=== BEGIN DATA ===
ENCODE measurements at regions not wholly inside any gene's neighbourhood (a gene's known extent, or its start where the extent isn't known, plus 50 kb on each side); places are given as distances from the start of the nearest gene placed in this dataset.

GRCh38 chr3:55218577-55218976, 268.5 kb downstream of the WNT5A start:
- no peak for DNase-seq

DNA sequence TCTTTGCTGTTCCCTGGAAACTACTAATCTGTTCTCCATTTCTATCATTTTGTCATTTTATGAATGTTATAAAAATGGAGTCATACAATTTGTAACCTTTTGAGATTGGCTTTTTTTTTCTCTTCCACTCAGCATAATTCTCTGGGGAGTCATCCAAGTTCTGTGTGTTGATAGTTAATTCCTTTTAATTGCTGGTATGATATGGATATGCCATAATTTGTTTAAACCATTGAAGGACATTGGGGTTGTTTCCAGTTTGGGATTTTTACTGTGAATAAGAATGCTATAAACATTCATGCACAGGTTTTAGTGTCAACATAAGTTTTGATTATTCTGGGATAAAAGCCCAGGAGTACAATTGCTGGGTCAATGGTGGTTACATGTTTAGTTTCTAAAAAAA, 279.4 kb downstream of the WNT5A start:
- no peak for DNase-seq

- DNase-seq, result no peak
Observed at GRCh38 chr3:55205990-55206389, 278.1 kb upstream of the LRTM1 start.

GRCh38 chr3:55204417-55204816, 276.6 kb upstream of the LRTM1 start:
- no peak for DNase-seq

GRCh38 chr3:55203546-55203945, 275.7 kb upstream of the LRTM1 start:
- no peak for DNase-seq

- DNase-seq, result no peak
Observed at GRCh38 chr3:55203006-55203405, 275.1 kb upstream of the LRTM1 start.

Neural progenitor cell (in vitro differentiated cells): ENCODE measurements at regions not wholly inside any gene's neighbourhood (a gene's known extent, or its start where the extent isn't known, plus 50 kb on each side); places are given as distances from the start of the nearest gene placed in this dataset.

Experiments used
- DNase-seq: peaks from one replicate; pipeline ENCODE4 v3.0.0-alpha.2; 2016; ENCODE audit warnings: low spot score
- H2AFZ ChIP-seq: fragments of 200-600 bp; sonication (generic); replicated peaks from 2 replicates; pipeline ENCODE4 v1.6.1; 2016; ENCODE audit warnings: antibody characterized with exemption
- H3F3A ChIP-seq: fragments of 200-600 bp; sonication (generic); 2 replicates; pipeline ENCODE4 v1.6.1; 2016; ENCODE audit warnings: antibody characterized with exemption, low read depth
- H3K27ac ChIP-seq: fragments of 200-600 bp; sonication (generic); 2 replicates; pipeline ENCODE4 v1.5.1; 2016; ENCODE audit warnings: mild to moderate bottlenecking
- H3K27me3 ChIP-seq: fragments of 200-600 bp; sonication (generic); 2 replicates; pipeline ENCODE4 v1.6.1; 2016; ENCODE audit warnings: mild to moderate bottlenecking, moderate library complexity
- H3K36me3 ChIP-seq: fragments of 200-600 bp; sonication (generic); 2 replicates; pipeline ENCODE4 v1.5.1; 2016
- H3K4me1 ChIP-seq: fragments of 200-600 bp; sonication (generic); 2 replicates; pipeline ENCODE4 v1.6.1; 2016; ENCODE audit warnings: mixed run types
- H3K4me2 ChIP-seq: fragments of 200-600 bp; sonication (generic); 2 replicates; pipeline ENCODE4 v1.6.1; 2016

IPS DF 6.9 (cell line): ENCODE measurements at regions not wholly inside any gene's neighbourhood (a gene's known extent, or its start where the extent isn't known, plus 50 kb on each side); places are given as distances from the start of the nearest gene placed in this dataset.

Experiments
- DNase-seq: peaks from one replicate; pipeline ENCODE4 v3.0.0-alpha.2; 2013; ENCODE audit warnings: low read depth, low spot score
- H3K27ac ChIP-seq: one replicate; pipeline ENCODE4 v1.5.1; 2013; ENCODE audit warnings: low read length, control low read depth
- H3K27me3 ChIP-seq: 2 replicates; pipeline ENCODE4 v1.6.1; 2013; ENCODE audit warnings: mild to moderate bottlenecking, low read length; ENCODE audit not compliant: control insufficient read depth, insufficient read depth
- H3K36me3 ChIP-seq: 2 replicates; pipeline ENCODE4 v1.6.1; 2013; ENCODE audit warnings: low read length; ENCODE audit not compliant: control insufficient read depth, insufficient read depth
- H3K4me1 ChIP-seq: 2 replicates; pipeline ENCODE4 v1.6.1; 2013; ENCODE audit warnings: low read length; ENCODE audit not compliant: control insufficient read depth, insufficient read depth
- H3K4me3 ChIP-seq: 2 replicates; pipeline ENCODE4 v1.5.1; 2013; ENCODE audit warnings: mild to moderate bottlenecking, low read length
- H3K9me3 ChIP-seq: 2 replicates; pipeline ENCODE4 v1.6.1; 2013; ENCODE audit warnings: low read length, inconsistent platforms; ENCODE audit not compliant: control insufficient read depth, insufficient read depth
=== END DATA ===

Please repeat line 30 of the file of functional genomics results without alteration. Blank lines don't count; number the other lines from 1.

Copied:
- H3K4me1 ChIP-seq: 2 replicates; pipeline ENCODE4 v1.6.1; 2013; ENCODE audit warnings: low read length; ENCODE audit not compliant: control insufficient read depth, insufficient read depth